Monday, April 5, 2010

March Highlights - film-wise

Well March has well and truly gone and without a single entry on this blog. So to kind of make up for lost time, I bring forth mini-reviews of some interesting films I saw last month.

Coal Miner's Daughter (1980) - I've been on a mini Sissy Spacek spree lately and by that I mean this film and 3 Women. And I quite adore her. I mean, she has a bit of a spooky, misfit onscreen persona about her, and she looks eternally adolescent even past her 20s - I mean this all in an endearing way.

But onto this film, I thought Sissy Spacek deserved her Oscar. She certainly fleshed out her character of real country singer Loretta Lynn, from her small town upbringing to making the big time and all the pressures that mounted in between. Plus, she sang the songs herself and thus, really owned the character. As for Tommy Lee Jones as her husband, he was nothing short of swoon-worthy. But moving on from the aesthetics, he also put in great work, trying to drive his wife's career, but at the same time having a bit of resentment of it. All in all a nice, moving biopic.

A Wedding (1978) - Ah, the frenzy of being at a wedding. Something always goes wrong and the strangest of encounters can occur. The great thing about this film is the way that the ensemble casting just works. It can be hard I imagine to focus on multiple characters and get a good story from each, but Robert Altman seems to do it with ease. There are so many interesting actors on board, and for me it was three of the actresses in particular that stood out - Carol Burnett, who is just great as the sexually repressed mother of the bride; Geraldine Chaplin as the wedding planner who lives for weddings; and Mia Farrow as the muted sister of the bride with strange revelations of her own. Quite a funny and entertaining film.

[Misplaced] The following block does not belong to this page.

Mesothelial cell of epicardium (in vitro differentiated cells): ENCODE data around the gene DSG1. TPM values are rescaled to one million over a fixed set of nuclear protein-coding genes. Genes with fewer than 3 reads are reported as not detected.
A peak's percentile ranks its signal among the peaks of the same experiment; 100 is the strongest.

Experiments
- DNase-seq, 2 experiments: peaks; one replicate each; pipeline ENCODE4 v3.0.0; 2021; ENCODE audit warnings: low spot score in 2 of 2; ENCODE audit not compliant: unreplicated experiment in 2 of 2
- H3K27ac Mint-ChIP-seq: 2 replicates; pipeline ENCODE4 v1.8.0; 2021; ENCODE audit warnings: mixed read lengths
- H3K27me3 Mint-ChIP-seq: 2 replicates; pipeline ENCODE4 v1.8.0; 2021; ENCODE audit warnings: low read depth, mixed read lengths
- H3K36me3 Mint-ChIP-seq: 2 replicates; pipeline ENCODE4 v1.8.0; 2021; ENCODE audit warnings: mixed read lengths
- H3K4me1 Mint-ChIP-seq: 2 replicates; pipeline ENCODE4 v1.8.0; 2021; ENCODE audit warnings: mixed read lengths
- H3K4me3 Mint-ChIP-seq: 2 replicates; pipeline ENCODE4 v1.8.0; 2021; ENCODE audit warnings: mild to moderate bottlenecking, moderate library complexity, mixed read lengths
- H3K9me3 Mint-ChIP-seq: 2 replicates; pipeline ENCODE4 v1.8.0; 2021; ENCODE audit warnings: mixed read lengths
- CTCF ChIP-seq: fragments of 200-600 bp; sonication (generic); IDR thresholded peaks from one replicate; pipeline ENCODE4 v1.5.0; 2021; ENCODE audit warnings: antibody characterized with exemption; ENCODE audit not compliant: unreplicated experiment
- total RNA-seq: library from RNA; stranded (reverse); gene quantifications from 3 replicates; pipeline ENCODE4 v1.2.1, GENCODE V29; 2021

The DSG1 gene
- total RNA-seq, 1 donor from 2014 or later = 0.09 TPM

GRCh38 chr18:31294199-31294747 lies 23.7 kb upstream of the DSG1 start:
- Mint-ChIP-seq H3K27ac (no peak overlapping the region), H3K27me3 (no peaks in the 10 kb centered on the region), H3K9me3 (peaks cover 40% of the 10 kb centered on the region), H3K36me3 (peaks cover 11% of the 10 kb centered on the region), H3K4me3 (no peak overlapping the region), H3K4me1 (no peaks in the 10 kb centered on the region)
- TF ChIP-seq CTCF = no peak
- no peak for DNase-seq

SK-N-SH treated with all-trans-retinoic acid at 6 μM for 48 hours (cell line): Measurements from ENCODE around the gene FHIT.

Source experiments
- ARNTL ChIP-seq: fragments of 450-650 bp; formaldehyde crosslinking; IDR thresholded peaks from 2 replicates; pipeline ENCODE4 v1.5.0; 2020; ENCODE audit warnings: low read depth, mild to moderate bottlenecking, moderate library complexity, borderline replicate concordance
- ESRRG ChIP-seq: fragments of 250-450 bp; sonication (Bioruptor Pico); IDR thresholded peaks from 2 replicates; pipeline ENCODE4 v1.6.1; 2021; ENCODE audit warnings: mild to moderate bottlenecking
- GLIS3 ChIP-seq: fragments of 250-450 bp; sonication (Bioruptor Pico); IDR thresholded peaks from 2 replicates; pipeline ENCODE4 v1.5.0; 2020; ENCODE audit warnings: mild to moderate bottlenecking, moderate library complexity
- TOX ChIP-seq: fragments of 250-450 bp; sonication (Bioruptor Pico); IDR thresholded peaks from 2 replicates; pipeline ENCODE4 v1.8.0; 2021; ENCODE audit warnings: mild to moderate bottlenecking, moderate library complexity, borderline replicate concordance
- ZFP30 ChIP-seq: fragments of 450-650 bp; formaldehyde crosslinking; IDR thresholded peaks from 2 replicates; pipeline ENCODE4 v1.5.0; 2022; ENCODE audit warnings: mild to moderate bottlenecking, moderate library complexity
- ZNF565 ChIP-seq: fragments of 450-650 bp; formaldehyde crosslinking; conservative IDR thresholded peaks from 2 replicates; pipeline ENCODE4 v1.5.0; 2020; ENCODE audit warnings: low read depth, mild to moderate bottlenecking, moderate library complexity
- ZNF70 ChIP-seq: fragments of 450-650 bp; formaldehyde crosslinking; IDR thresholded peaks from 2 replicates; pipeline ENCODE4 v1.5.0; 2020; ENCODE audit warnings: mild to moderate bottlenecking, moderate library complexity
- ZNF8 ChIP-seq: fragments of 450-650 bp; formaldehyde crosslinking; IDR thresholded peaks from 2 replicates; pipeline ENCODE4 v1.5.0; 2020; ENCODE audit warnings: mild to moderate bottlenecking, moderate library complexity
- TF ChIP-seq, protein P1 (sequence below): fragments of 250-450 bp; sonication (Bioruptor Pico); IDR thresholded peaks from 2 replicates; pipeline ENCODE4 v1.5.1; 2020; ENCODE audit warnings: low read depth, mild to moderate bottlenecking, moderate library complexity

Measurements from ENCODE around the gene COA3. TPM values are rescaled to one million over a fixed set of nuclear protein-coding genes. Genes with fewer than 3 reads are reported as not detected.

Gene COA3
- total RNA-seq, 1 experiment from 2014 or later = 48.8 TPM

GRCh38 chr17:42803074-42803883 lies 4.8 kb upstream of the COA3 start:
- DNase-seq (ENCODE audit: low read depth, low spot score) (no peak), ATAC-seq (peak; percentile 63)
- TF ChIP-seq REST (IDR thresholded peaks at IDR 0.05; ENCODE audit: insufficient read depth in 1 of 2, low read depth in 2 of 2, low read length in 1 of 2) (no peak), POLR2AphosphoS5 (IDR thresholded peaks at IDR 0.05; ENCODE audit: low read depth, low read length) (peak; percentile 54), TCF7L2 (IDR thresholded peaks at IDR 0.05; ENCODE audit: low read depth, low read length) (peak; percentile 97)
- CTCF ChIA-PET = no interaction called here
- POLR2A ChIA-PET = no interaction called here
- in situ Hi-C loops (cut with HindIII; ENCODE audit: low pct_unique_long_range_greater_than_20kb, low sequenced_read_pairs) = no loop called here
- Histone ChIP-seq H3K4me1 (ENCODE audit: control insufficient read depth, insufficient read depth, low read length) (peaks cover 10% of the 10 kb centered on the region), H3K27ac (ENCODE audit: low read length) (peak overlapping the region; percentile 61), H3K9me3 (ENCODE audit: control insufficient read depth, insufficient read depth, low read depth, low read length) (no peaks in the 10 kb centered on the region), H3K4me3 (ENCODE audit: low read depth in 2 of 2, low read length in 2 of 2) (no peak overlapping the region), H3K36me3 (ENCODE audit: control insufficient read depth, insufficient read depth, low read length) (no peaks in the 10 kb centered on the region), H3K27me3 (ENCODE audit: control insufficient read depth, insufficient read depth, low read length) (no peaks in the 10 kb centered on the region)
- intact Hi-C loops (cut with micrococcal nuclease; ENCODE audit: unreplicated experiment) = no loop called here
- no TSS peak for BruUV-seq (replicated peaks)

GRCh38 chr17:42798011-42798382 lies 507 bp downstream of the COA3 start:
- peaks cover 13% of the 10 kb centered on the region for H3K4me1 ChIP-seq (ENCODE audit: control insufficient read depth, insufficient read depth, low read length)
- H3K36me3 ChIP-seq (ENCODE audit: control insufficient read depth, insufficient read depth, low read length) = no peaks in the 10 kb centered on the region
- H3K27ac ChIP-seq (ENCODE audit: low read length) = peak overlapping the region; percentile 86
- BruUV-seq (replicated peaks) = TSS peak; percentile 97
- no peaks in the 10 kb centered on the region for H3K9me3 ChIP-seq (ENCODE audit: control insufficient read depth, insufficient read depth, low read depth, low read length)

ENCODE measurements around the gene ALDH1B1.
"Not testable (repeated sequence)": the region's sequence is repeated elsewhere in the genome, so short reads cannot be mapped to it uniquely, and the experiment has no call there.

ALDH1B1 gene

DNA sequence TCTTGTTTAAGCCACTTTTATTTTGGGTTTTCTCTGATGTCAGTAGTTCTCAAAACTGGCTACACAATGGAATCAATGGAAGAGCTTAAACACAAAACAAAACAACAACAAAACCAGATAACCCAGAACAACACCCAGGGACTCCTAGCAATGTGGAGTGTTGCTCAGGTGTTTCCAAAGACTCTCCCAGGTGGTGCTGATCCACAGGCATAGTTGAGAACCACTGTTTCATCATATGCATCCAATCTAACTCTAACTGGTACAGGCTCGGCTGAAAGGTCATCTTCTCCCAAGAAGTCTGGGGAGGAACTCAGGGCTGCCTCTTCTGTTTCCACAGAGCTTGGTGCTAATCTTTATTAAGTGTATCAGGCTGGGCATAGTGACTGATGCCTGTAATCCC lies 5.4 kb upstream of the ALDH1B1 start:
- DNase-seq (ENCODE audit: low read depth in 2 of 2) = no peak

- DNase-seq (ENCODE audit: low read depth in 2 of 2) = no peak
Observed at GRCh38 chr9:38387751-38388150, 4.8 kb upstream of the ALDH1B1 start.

The Shining (1980) - In addition to my Sissy Spacek kick, I've had a growing interest in Shelley Duvall. I thought her performance in 3 Women was so fascinating. There's something raw and untrained about her acting. And at the same time she's so quirky and offbeat. And so she was my prime reason for finally relenting to The Shining. Otherwise, a film that also includes Stanley Kubrick and Jack Nicholson gets my intrigue.

Well, the film wasn't exactly the typical slasher horror film. Yes there's blood, there's suspense and there's supernatural elements, but they don't exactly 'scare' you. But haunt you, the images and the music certainly does, and linger with you after the end credits. And personally that's a much more satisfying experience.

I've heard a bit of criticism and poking fun of Shelley's performance, and everyone has probably heard of the 100+ takes Kubrick required for one scene. But I just think that if Shelley didn't act the way she did - where she's simultaneously weary, scared and just stunned at what's happening - I can't see how else it would have been. I mean there's no 'perfect' way to react to these kinds of situations, the reactions themselves need to be flawed and bizarre, and that adds to the surrealism of the film.

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